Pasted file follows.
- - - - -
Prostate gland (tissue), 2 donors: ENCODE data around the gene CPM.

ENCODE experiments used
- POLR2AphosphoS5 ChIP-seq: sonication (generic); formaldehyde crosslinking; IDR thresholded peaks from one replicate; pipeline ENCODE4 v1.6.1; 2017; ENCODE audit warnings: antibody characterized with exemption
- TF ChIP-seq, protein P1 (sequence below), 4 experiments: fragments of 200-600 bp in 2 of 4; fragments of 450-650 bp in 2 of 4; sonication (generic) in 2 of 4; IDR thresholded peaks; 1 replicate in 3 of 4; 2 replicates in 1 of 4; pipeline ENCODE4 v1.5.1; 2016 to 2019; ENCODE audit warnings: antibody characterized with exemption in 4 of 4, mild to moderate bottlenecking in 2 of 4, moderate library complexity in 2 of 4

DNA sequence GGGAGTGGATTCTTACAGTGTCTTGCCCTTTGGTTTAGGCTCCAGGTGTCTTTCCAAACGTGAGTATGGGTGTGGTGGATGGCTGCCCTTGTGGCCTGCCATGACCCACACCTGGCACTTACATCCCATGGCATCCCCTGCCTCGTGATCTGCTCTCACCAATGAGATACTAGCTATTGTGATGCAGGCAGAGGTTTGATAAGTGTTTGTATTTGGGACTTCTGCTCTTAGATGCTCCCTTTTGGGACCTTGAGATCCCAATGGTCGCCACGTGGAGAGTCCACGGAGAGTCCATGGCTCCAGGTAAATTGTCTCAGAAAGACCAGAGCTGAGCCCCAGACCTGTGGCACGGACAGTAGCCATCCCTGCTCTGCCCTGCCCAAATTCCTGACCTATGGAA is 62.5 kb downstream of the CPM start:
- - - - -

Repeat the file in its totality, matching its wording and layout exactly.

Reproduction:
Prostate gland (tissue), 2 donors: ENCODE data around the gene CPM.

ENCODE experiments used
- POLR2AphosphoS5 ChIP-seq: sonication (generic); formaldehyde crosslinking; IDR thresholded peaks from one replicate; pipeline ENCODE4 v1.6.1; 2017; ENCODE audit warnings: antibody characterized with exemption
- TF ChIP-seq, protein P1 (sequence below), 4 experiments: fragments of 200-600 bp in 2 of 4; fragments of 450-650 bp in 2 of 4; sonication (generic) in 2 of 4; IDR thresholded peaks; 1 replicate in 3 of 4; 2 replicates in 1 of 4; pipeline ENCODE4 v1.5.1; 2016 to 2019; ENCODE audit warnings: antibody characterized with exemption in 4 of 4, mild to moderate bottlenecking in 2 of 4, moderate library complexity in 2 of 4

DNA sequence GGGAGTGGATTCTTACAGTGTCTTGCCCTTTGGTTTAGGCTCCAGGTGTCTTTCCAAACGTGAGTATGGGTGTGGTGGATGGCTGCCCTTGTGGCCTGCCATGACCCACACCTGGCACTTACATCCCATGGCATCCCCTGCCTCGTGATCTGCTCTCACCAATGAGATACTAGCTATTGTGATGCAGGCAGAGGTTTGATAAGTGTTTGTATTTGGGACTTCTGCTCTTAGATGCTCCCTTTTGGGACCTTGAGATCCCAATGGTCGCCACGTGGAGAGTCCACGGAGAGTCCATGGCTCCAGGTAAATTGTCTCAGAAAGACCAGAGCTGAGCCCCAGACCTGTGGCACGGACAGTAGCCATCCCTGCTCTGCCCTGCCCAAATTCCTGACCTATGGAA is 62.5 kb downstream of the CPM start: